During the Second World War the school's buildings were commandeered by the British government and the school was evacuated to Westward Ho! in Devon, returning to Highgate in 1943. This return was maybe slightly premature because one afternoon in 1944 a V‑1 Doodlebug flying bomb landed and exploded in the field behind the Junior School. Luckily, the only serious casualty was a cricket scorebox.

By 1965 the school occupied a large site in Highgate Village, as well as extensive sports fields and several boarding houses in the surrounding area.

The poet Samuel Taylor Coleridge was buried in the school chapel, his grandson an Old Cholmeleian. However, in 1965 after a row with the council there was a ceremonial disinterring of Coleridge at which the then Poet Laureate John Masefield spoke and the remains were reburied at St Michael's parish church just a few hundred yards away. There are currently weekly services for pupils and staff in the Chapel, and monthly celebrations of Evensong, which are open to the general public. There are also twice-termly Communion services, which is a relatively new innovation.

Highgate School also has the oldest Public School freemasons' lodge, Cholmeley Lodge No 1731, formed in 1878, part of the Public Schools Lodges Council.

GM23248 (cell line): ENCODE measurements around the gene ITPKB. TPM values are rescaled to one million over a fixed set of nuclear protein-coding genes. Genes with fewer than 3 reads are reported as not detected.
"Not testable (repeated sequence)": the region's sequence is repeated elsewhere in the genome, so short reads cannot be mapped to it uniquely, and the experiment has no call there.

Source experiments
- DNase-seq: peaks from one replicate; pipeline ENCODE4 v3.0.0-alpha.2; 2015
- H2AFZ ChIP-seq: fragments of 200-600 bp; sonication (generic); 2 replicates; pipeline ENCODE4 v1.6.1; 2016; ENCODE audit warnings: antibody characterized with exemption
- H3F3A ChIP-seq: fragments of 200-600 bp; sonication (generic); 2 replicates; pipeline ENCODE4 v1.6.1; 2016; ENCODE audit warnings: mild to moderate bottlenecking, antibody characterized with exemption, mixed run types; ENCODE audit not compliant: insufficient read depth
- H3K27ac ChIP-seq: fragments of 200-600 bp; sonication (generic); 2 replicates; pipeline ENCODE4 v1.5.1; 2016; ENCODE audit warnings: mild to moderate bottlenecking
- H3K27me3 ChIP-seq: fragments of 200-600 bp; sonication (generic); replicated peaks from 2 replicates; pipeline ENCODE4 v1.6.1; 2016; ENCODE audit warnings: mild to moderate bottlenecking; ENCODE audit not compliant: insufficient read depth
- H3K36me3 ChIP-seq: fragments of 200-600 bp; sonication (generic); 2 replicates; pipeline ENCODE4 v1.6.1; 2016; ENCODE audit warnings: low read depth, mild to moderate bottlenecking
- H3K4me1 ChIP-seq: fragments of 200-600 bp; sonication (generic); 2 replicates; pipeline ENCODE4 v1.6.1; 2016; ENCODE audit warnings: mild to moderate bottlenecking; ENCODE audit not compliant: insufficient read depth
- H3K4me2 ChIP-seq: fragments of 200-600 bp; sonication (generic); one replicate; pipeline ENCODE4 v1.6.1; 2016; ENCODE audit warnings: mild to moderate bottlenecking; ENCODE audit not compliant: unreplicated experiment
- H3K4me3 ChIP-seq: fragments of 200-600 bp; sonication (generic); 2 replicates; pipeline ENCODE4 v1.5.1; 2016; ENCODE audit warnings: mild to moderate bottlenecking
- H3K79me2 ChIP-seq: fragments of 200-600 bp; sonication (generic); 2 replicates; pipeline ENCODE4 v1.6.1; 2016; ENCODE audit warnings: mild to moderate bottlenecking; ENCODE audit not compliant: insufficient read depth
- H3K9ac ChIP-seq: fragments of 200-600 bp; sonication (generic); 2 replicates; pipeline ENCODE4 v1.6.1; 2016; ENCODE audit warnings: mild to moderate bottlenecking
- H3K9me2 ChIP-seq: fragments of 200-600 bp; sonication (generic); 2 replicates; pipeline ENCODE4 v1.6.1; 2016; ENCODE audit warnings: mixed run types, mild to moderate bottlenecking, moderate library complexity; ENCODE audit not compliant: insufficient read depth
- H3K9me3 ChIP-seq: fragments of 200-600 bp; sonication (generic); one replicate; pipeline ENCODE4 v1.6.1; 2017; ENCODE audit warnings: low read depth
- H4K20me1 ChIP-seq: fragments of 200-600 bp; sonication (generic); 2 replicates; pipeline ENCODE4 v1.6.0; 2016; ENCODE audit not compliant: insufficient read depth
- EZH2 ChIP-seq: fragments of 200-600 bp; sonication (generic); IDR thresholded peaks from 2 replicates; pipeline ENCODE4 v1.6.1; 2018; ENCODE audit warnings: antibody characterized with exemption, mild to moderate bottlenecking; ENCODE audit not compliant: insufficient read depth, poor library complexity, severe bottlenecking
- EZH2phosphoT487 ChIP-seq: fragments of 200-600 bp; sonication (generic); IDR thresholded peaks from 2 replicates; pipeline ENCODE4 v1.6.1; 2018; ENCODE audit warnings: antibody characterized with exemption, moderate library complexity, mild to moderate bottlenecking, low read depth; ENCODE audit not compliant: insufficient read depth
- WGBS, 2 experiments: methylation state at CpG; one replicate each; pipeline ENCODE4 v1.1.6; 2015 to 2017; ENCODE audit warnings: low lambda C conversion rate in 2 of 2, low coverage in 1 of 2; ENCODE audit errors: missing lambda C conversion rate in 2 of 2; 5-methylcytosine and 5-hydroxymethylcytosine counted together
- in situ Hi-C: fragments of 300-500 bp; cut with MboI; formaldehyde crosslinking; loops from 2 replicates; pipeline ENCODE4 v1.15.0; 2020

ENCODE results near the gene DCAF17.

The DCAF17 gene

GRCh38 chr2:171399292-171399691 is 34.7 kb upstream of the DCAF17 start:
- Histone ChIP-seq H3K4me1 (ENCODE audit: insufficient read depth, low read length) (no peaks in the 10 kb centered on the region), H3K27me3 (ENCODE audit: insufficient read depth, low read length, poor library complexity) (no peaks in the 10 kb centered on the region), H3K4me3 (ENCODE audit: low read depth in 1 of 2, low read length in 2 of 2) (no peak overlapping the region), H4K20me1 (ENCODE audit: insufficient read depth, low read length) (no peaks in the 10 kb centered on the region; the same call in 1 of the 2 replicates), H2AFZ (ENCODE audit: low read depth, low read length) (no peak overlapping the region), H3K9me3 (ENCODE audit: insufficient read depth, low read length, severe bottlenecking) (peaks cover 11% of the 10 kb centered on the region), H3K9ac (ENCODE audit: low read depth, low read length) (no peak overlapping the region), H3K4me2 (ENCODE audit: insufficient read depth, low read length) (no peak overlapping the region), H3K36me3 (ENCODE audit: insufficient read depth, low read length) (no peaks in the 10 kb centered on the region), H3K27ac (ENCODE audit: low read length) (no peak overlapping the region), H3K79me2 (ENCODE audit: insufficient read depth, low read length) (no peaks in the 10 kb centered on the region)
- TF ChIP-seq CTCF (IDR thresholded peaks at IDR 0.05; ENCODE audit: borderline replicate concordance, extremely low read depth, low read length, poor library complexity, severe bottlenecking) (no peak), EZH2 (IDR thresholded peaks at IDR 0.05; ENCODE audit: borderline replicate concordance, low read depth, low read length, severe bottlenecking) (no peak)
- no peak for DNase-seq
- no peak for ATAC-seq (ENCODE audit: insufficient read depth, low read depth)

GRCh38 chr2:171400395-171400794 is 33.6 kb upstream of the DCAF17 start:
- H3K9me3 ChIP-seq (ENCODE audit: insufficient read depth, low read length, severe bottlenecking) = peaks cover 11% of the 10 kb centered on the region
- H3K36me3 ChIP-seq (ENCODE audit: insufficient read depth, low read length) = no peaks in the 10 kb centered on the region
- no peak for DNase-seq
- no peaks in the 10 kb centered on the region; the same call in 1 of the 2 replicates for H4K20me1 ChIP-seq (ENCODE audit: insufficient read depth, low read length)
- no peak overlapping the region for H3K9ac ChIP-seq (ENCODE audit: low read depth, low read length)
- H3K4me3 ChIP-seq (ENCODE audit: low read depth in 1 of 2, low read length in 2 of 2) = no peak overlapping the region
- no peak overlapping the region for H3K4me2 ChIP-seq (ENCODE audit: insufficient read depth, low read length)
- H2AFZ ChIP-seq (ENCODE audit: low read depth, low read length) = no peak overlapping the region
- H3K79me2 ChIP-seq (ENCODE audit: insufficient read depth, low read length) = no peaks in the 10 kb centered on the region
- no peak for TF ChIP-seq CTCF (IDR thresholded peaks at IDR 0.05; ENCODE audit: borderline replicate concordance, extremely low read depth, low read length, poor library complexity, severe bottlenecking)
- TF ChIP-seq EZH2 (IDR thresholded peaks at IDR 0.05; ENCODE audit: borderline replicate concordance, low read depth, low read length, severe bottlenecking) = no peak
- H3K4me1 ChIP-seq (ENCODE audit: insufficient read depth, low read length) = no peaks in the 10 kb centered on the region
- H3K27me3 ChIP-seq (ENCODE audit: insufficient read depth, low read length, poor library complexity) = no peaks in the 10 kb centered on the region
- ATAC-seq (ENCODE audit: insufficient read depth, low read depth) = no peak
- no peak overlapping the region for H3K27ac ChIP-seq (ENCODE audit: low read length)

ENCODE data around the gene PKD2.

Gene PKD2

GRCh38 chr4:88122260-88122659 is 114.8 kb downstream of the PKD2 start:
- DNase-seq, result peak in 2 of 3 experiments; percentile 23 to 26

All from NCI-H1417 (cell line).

In 2003 the school took the decision to become fully co-educational ending over four hundred years of single sex education.


Due to the Foundation's significant ownership of land and properties around the school, it has been able to invest greatly in the school's facilities; the relatively recent conversion from boarding to day school has increased the space available for this to continue. The Foundation's governing body consists of 12 members; 5 are nominated (one each by the Universities of Oxford, Cambridge, and London, by the Bishop of London, and by the Lord Chief Justice), and the rest are co-opted. The school is a member of the Eton Group of independent schools.


Chapel Quad, with "Big School" on the left, and the chapel

The school operates a house system like many other public schools and on entering, pupils are placed in a house according to where they live (although the boundaries of each house can flex based on numbers and gender balance). These houses are Northgate, Southgate, Westgate, Eastgate, Queensgate, Kingsgate, Midgate, Fargate, Heathgate, The Lodge, School House and Grindal. Each house has a Housemaster in charge of the pastoral, as well as academic well-being of house-members, and tutors for each year group. This system, which Dyne, like other public school headmasters, copied from Arnold's at Rugby School, was established to create "house spirit" among the students, allowing for both academic and sporting competitions among the houses. Some of these, like School House, Grindal, Cordell and The Lodge used to be boarding houses. Grindal and Westgate are the only houses to have their own old boys' clubs, the Mitre Club and the Zephyr Club respectively. However, other houses, such as Kingsgate, are newer, having been created by a dissaffected group of Westgateans in the 1970s.